Page 1: Designing a Model Railroad Layout requires many decisions
Just like prototype railroads, model railroads are all about location
I spent the last seven years in a bungalow where I didn’t have room for an O gauge model railroad layout. The best I could do was set up a small layout under the Christmas tree during the holidays. I even built a little platform from 1×4 lumber and plywood to keep the trains out of the reach of excited toes that might kick them over whilst decorating the tree.
Finally, with the last of the kids off to college, I put legs on the 4′ x 6′ platform and left it up year-round in the upstairs bedroom. But this was also our granddaughter’s room when she came over, so I couldn’t expand the layout to a size that would allow more than two small ovals of track and a couple of my accessories.
Then, we moved into a new house that has enough room for an O gauge model railroad layout – in fact, several rooms from which to choose – and now I’ve got a major decision to make: location, location, location.
This was always a concern for prototype railroads, who searched for the best possible route that would use the least possible track and serve the most possible customers. In my case however, it was a little different. For possible locations, I have narrowed it down to two sites: the third garage stall, or one of the spare bedrooms.
Both sites have pros and cons:
Garage Model Railroad Layout:
- More space;
- Less worry about mess-making
- May be difficult to keep cool in a New Mexico summer, or warm in a mountain winter;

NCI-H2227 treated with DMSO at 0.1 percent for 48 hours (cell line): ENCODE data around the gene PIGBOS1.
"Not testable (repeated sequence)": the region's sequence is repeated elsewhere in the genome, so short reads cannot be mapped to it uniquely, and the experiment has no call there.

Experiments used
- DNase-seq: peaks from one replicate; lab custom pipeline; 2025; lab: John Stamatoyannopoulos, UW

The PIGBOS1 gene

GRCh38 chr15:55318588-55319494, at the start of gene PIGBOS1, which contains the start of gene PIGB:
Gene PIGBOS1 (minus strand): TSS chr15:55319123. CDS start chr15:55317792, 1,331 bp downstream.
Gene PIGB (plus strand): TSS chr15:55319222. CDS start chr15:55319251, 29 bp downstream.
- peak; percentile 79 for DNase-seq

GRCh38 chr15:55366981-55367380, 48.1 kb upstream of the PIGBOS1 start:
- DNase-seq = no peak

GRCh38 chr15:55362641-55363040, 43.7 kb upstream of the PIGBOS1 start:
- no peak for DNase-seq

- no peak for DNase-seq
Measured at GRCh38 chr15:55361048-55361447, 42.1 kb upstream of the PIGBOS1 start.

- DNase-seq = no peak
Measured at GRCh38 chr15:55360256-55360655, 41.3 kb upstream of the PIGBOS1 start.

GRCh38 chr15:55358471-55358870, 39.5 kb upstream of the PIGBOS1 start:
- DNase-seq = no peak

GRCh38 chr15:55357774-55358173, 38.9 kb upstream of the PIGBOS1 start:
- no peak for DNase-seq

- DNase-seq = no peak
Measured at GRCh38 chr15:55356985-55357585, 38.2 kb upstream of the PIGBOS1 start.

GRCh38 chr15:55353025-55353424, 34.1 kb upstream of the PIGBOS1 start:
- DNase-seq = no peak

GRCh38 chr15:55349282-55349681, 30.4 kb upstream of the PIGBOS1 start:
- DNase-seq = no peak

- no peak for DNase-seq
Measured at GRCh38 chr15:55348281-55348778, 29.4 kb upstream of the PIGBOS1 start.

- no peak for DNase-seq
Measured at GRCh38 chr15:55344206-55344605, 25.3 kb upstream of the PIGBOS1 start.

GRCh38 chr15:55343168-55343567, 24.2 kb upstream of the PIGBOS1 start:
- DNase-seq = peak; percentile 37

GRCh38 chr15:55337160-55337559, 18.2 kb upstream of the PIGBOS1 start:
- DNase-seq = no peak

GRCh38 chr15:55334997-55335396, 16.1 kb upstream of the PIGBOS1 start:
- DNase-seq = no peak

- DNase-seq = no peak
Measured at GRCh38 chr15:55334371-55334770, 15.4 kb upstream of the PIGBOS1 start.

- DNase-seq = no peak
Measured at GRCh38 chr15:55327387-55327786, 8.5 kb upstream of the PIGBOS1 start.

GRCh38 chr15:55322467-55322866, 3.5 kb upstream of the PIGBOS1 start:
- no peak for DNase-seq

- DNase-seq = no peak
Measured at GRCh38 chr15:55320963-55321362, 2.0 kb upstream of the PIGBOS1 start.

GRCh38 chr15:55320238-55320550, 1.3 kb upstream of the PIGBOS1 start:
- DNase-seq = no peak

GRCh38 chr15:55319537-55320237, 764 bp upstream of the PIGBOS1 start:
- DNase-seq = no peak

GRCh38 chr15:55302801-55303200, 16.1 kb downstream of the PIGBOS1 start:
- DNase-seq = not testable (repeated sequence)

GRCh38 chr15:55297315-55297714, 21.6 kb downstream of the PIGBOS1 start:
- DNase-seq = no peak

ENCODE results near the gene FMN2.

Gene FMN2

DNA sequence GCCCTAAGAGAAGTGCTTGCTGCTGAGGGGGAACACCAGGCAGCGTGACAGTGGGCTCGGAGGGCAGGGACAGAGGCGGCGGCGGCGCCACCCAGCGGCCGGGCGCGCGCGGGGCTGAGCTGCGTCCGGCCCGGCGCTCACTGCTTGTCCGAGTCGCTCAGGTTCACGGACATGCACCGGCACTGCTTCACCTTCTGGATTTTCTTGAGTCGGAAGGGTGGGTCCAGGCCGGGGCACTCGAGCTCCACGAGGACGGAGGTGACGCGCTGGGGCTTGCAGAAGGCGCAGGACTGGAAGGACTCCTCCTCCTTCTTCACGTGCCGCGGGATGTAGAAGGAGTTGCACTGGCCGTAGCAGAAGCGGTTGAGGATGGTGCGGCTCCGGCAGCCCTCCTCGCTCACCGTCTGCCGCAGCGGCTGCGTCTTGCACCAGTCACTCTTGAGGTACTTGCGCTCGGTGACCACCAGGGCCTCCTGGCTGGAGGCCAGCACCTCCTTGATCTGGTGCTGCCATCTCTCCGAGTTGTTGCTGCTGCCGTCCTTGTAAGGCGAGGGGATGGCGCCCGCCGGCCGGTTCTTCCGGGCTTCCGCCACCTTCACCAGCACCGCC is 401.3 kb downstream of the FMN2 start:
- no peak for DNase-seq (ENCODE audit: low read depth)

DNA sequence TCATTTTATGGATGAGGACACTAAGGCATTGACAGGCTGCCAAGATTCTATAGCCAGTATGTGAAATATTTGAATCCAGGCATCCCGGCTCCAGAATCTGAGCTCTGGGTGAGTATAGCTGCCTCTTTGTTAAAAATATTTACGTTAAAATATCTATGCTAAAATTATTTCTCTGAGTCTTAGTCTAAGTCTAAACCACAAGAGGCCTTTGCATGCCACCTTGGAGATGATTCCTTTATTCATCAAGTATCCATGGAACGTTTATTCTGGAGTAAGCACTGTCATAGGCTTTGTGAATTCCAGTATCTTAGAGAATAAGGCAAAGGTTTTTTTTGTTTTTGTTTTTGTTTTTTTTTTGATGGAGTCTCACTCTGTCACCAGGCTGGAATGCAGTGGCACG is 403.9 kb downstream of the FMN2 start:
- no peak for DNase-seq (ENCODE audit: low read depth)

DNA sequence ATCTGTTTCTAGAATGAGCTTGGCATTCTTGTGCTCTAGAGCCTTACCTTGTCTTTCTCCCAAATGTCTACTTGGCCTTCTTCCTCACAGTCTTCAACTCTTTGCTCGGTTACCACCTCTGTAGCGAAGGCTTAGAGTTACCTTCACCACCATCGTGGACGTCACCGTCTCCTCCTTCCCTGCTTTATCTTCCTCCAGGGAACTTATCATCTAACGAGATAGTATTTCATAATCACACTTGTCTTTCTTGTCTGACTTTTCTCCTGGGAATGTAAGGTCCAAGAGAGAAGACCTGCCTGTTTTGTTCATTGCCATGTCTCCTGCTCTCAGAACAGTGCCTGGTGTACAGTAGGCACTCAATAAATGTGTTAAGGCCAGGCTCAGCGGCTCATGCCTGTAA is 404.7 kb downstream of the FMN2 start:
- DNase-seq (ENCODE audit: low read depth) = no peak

- Requires building a wall to separate it from the other stalls;
Spare Room Model Railroad Layout:
- Climate controlled;
- Easier access may encourage more frequent use;
- Less space;
- More worry about mess-making;
To assist with the decision-making process, I looked at classic and new layout plans, trying to find one that just begs for one space over the other. Anyone who has searched online for O Gauge layout designs will attest, they tend to fall into two categories: 4×8 plywood sheet spaghetti bowls, or mammoth, meandering pikes that would require a vacant ICBM silo to fit.
It’s almost a certainty that a published plan must be adapted to the space available. So you must look at published model railroad layout plan not as the finish point, but the starting point of creating your own pike. I look for features I am interested in recreating, and how I can increase or decrease the plan to fit the space I have. In my case, I want a model railroad layout that:
- offers continuous running of at least for two trains;
- has sidings to drop off and pick up freight cars;
- I’d also like a railroad yard, but will probably have to settle for a passing track with a spur;
- Reversing loops would be nice so I can turn my model train locomotives with out relying on the “hand of God” to pick them up and flip them.
- An up-and-over figure 8, as well as other changes in track and terrain height.
- Minimum mainline curves no less than 42”;
- Last, but not least, I would like one of the continuous loops to have 72” curves, to run my scale 80-foot passenger cars. They will run on 42” curves, but they overhang a lot, and look pretty silly.
That’s a lot to ask for a model railroad layout that must fit in a spare bedroom, or the slightly larger spare garage stall. As the process continues, I may have to give up some of the items on my wish list, so I will have to prioritize them.
There are many other decisions to make along the way to building a model railroad layout, such as the style of layout table construction and the track system to use, but those can come after we decide on a location.
Page 2: Deciding How Much Space to Give Your Model Railroad Layout
Page 3: Building Benchwork for Your Model Railroad Layout
Page 4: Designing trackwork for your model railroad layout
Page 5: Building Roadbed for your model railroad layout
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